To link it to our culture, to address the question of what happiness is, we can go back to Socrates, Plato and Aristotle. These very wise ancient Greeks made a distinction between “hedonia” and “eudaimonia.” Hedonia is not something vulgar or coarse, but a kind of pleasure we get that comes in response to some pleasant stimulation. It could be seeing your children grow up happy, it could be having an ice cream cone, it could be enjoying beautiful weather, it could be enjoying a difficult problem in mathematics, enjoying all kinds of things, but you're enjoying them because there's something there that's bringing you enjoyment.

That's one type of happiness. And to show that this is not trivial – the kind of happiness you have by having enough to eat, by having clothing, shelter, medical care when you need it and education, that's all hedonic, and we all know there's nothing trivial about that.

But then, we can ask, “Is that all there is to happiness?” And the ancient Greeks and many other great, wise people of the past including the Buddha, and many others in the East and the West, have highlighted that there's another whole dimension or domain of happiness, and the Greeks called it “eudaimonia.”

Eudaimonia is genuine well-being, something that comes from within. It's something we bring to life, rather than get from life, and it operates on different dimensions. We can have it if we lead an ethical way of life, a life that's oriented around the principles of non-violence and benevolence. That's basically all of Buddhist ethics, and many people can relate to that. If we just stop right there, that's good. If we really orient our lives around these principles, then there's certainly a sense of well-being.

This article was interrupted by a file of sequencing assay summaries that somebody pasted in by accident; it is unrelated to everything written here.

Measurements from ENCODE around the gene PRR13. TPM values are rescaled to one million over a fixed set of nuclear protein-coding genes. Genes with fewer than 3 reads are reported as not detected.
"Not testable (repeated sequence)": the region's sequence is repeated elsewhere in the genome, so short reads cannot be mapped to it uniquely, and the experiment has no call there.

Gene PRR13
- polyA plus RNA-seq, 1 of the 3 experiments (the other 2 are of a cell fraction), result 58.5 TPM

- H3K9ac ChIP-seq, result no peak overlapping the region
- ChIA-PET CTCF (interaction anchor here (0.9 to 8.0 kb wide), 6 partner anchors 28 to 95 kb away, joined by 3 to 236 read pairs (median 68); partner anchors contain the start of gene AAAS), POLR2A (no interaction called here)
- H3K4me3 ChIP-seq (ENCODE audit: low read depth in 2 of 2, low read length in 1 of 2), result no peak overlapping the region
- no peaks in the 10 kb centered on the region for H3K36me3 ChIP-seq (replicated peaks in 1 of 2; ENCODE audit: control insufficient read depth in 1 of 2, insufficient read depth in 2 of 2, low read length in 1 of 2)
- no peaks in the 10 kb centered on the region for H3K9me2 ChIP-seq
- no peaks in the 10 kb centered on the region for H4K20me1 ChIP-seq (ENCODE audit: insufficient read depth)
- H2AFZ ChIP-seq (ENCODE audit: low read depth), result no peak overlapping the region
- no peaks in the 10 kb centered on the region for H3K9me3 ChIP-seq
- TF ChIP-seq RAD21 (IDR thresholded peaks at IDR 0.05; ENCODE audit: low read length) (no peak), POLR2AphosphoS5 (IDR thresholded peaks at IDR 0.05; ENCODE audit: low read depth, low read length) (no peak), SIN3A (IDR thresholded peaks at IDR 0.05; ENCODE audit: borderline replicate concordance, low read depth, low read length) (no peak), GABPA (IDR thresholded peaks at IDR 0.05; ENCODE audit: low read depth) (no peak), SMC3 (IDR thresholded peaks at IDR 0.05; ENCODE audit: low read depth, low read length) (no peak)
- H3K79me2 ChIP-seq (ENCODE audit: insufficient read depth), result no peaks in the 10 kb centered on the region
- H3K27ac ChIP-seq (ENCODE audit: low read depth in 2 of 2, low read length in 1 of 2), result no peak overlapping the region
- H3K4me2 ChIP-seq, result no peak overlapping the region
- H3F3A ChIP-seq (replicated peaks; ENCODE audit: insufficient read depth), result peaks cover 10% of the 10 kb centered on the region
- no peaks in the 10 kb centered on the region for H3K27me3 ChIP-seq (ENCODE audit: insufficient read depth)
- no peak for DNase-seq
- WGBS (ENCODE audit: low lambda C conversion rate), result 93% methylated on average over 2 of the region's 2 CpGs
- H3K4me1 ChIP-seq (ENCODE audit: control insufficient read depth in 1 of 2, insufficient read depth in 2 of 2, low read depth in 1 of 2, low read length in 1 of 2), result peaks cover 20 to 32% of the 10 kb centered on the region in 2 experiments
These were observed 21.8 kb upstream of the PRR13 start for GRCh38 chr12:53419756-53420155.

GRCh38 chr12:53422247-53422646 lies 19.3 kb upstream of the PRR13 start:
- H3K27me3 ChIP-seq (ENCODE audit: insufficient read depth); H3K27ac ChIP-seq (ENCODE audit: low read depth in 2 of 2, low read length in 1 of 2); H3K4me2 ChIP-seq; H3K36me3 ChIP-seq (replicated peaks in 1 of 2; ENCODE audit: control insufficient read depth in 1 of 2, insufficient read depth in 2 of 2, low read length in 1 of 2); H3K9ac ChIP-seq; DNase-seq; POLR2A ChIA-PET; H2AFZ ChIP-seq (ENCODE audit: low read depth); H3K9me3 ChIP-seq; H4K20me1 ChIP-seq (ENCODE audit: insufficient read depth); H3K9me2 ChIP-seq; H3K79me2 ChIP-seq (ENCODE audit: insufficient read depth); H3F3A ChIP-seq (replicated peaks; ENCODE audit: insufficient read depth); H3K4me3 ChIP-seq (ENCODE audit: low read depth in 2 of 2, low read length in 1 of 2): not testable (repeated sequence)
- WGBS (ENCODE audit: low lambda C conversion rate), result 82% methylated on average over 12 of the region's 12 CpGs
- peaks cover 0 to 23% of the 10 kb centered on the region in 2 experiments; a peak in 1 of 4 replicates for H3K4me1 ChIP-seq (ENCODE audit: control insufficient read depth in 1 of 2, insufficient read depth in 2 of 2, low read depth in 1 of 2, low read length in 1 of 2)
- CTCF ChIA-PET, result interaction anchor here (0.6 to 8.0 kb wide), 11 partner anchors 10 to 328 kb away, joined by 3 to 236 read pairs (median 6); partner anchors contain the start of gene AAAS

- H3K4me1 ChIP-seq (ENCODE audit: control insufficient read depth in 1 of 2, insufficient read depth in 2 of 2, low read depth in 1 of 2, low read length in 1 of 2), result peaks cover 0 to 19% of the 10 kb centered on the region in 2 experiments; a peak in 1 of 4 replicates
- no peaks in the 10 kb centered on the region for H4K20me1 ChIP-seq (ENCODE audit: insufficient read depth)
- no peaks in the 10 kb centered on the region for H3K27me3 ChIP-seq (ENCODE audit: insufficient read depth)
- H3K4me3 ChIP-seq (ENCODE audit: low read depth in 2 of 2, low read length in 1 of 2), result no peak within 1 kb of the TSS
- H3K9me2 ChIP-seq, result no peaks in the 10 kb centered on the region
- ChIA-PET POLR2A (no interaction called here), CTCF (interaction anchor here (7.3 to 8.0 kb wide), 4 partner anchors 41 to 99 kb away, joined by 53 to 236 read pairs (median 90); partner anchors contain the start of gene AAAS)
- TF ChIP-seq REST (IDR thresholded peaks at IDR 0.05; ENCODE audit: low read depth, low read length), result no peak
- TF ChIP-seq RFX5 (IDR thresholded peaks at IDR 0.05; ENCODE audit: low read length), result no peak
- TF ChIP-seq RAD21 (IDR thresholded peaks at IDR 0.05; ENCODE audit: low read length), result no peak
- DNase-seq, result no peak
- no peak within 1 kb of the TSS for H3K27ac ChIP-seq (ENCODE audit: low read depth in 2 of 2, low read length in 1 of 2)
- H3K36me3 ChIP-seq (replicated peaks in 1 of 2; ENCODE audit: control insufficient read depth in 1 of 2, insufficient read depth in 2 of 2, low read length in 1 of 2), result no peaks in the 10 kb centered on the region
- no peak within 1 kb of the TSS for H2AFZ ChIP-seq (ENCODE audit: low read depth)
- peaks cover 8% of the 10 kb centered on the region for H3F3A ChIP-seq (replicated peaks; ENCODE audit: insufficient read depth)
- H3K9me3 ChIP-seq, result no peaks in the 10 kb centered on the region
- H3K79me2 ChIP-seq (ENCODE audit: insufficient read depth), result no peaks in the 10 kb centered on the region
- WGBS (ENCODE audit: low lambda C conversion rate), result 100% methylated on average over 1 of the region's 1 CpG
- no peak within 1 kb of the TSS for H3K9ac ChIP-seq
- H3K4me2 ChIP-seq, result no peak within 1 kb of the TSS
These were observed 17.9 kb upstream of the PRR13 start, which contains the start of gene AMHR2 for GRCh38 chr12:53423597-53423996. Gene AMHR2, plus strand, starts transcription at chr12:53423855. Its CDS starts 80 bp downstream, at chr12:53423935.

A portrait of Alan Wallace. Image courtesy of

The Buddha called it the joy of having a clear conscience. It is a joy. It's a sense of ease, a sense of contentment that my presence on the earth here has not been of harm; in fact, I think I've done some good. And even if I never meditate for a moment, that's already good. That is one dimension. There's the other dimension of eudaimonia that comes from cultivating the mind, cultivating the heart, cultivating powers of attention, samadhi, cultivating wisdom, cultivating compassion, and so on.

Even when you're in solitude, maybe even years of solitude, your mind itself is found to be a wellspring of happiness, of eudaimonia. And then finally, there is a sense of joy, even bliss, by experientially knowing the nature of reality: who you actually are, what's the nature of awareness, what's the nature of reality. The great sages of history have said the deepest form of happiness is the happiness of knowing reality as it is.